I'm no medical doctor, but in my opinion if you have symptoms of pain in the face when smiling, can't hold smile for very long as muscles get tired, excessive saliva, drooling, eyebrow and lid drooping, eye twitching, biting your lip, tongue or inside of cheek, feelings of sharp shooting pains in face, numbness, etc. and have never had any or all of these symptoms I would think the doctors don't need to "get in there" to know if your facial nerve is being affected or not. The bony canal (space where tumor grows) is sooooo small, room enough for only those three nerves, vestibular, hearing, facial, my guess is when tumor begins growing and pushing on other nerves they will be affected even if on and off symptoms occur over time, even years as in my case. I didn't need my doctor to tell me the facial nerve is or isn't affected by the tumor--I could "feel" it was. I had the above symptoms with the exception of eye twitching before my AN was removed. After my most recent surgery I can now add to this list numbness of the palate and tip of tongue. Hope this passes within the next few months. I am surprised some days when I can "smell" my cup of coffee, but cannot taste it! This isn't the case every day thankfully.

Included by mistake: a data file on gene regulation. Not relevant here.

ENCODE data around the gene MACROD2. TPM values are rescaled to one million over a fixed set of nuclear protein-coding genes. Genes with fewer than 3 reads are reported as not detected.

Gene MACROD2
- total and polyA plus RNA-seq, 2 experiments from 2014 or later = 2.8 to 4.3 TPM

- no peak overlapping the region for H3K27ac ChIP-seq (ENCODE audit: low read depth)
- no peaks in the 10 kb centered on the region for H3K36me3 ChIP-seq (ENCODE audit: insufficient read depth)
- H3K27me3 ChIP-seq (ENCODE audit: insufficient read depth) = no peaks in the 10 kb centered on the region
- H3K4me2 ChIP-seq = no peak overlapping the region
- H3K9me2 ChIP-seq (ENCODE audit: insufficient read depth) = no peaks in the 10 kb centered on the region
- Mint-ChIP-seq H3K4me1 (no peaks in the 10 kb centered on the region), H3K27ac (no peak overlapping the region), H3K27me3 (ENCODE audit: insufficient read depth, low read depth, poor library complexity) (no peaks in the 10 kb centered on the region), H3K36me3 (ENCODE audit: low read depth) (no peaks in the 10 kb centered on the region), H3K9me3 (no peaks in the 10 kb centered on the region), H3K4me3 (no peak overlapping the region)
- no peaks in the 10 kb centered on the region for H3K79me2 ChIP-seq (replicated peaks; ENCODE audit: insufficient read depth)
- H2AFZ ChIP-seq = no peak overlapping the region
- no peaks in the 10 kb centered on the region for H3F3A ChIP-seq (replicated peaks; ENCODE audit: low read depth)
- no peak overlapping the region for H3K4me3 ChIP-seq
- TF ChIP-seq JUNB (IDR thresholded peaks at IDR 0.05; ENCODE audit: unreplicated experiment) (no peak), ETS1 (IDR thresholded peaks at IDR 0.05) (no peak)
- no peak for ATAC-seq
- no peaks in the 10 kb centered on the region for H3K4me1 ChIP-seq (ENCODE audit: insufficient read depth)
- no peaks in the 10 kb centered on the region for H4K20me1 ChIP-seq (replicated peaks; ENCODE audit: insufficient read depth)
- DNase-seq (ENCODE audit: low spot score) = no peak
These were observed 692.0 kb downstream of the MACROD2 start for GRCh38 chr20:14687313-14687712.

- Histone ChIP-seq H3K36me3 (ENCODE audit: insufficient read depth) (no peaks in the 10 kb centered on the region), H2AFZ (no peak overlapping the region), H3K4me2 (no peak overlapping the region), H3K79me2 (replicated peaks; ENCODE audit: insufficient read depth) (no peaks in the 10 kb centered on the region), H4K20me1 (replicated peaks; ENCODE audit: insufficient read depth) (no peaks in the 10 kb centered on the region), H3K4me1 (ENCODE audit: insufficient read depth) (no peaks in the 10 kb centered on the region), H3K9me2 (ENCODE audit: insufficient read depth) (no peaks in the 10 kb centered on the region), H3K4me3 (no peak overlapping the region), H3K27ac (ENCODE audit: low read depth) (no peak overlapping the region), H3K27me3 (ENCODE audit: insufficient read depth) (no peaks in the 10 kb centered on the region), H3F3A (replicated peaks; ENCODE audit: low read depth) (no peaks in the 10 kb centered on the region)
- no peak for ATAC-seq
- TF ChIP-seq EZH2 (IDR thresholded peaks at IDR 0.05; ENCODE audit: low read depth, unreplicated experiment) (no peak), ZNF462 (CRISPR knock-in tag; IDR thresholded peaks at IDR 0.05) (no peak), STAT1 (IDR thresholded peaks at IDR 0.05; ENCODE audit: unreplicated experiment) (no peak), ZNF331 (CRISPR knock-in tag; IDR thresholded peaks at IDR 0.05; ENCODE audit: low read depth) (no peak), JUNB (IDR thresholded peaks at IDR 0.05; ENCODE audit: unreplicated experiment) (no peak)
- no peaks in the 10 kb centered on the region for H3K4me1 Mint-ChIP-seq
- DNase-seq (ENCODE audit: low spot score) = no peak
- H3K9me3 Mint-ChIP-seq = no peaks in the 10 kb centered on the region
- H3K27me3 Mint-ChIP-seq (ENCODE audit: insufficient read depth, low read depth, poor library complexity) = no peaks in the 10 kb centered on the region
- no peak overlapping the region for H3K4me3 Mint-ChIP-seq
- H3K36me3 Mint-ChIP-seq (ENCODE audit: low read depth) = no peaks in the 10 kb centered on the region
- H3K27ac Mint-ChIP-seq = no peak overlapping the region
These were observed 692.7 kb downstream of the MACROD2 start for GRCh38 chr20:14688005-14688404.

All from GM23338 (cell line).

FYI--prolapse where nerve falls out of place in a previous wound opening (dehiscence). Hope this helps? I do have synkenesis of facial/eye movements and some slight drooling that are noticeable to me and doctors, but not my friends (or maybe they are just being nice?) They are slight differences at best. I've been told to NOT have anymore surgeries to that ear, so as long as the tumor never returns I am good to go. Depending on the skill of the surgeon, size of tumor, most facial nerves come out unscathed and I hope this is the case for you.
Below is an article on facial nerves and their intricacies. Very technical but perhaps informative to those interested in which part of the face the nerves control.